6 Flu Truths – That May Surprise You

Myth 1: The flu virus can live on hard surfaces, like door handles or tables, for 24 hours.

TRUE. This is why you should frequently wash your hands with soap and water, or use hand sanitizer. The other good news is that the flu virus only lives in the air (think sneeze) for several hours and only about 5 min on your hands. While the last two seem small, it’s plenty of time for folks to touch their nose or mouth.


Myth 2: There is no cure for the flu.

True. While disappointing to hear, the flu is a virus and there is no cure or treatment that ends it.  It’s important to remember that remedies like elderberry syrup are immune boosters and help reduce flu symptoms and duration. While you’ll feel better quicker, the flu still has to run its course.


Myth 3: Cold air can make you sick.

Mostly True: Simply going out in the cold won’t make you sick, but if you are often in the cold, it does increase your chance of getting infected. Also, for sake of argument, “cold” is relative. This myth is really about temperature change that causes physical reactions, like a sniffy nose.  The cold dries up your mucous membranes, leaving your body more susceptible to viruses like the flu.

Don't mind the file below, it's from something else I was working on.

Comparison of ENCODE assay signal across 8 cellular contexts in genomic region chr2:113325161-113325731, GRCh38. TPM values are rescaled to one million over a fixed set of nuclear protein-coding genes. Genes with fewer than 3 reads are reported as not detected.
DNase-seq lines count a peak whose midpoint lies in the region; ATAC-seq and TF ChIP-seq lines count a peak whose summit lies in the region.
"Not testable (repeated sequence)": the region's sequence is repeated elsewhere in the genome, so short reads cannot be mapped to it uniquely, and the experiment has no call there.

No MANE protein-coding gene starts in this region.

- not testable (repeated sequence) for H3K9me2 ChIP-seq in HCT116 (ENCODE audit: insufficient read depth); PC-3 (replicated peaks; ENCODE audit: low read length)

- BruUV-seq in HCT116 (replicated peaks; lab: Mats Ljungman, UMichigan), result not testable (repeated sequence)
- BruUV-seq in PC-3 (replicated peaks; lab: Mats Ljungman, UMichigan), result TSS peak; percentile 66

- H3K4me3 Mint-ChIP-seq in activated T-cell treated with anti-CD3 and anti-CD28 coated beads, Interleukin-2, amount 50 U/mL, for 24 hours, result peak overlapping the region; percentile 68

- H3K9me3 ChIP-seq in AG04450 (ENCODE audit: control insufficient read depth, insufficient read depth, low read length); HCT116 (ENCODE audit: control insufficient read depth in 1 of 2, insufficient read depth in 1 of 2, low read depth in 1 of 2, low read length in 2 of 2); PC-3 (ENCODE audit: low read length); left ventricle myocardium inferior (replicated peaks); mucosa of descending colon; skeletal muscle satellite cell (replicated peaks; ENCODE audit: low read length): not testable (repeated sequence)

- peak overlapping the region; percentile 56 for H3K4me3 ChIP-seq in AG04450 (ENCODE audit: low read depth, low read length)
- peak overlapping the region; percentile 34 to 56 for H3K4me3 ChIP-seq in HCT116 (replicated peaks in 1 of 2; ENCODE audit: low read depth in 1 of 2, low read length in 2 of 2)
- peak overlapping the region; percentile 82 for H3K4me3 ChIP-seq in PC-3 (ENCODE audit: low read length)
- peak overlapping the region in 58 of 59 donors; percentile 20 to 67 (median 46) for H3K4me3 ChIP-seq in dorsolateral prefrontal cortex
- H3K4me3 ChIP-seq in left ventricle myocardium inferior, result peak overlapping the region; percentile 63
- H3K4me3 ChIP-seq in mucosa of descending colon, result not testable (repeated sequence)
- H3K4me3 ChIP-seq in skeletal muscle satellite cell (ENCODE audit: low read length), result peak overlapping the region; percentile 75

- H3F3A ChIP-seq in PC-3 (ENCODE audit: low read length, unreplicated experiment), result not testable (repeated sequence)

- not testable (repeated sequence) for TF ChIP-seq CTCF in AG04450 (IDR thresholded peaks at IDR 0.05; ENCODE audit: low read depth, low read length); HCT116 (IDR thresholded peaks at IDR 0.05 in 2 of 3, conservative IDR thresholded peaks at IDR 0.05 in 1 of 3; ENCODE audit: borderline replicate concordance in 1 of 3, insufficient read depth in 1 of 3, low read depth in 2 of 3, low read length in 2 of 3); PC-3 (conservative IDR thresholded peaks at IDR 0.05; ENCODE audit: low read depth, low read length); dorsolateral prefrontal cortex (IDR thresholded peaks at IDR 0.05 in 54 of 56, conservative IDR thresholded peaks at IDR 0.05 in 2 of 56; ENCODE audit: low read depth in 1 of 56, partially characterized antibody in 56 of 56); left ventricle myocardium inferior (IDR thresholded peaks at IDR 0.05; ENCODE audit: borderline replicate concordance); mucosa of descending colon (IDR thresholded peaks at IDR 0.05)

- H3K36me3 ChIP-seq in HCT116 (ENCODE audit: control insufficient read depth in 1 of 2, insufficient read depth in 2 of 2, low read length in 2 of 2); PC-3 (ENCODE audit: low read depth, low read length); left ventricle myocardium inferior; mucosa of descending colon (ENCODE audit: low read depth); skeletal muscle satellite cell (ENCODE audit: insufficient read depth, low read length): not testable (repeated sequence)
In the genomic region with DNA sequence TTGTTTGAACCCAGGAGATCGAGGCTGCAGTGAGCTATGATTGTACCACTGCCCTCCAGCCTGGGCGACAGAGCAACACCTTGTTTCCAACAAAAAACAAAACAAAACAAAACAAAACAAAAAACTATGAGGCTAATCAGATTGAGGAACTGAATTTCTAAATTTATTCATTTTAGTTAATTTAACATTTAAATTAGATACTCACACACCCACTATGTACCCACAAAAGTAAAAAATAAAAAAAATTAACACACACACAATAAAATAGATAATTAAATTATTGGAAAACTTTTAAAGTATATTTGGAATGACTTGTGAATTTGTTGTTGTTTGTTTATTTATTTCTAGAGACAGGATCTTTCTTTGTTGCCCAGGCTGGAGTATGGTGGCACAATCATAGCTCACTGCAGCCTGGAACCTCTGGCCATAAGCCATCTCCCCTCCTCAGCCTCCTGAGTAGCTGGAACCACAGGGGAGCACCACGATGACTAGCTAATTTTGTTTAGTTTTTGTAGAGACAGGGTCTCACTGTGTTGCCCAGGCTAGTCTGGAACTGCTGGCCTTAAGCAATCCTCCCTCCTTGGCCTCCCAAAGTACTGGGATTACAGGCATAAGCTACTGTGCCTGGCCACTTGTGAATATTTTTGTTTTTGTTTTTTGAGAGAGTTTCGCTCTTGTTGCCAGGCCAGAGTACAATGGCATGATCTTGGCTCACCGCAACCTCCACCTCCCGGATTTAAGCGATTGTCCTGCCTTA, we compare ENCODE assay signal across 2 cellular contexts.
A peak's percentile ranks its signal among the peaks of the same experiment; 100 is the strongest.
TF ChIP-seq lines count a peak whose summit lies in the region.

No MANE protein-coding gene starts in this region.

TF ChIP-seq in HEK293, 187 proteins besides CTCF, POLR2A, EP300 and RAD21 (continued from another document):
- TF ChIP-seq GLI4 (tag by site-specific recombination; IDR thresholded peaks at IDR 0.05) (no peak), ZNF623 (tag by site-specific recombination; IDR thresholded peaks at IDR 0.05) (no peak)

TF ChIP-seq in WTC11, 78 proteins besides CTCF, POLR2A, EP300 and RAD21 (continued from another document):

Myth 4: The flu can be contagious before symptoms begin.

True. Two days. Yeah, people that have contracted the flu may be able to spread the flu up to two days before any of their symptoms even start. Couple this with myth #1, and a staggering fact that large droplets from a sneeze can travel up to 6.5 feet and smaller droplets up to 20 feet, it’s not hard to see why the flu spreads quickly.


Myth 5: You can get the flu in the summer.

True. Most commonly thought of as a winter sickness, it is possible to get the flu year-round. Yes, summer flu cases are less common due to the climate, there are often cases of travelers from the southern hemisphere that bring the flu with them and can find new bodies quickly.


Myth 6: The flu can be fatal.

True. Especially for people that have lower immune systems, like the elderly, very young and folks battling other illness that impacts their white blood cell count. According to some doctors, the most common complication is pneumonia, when the flu virus spreads into the lungs.  

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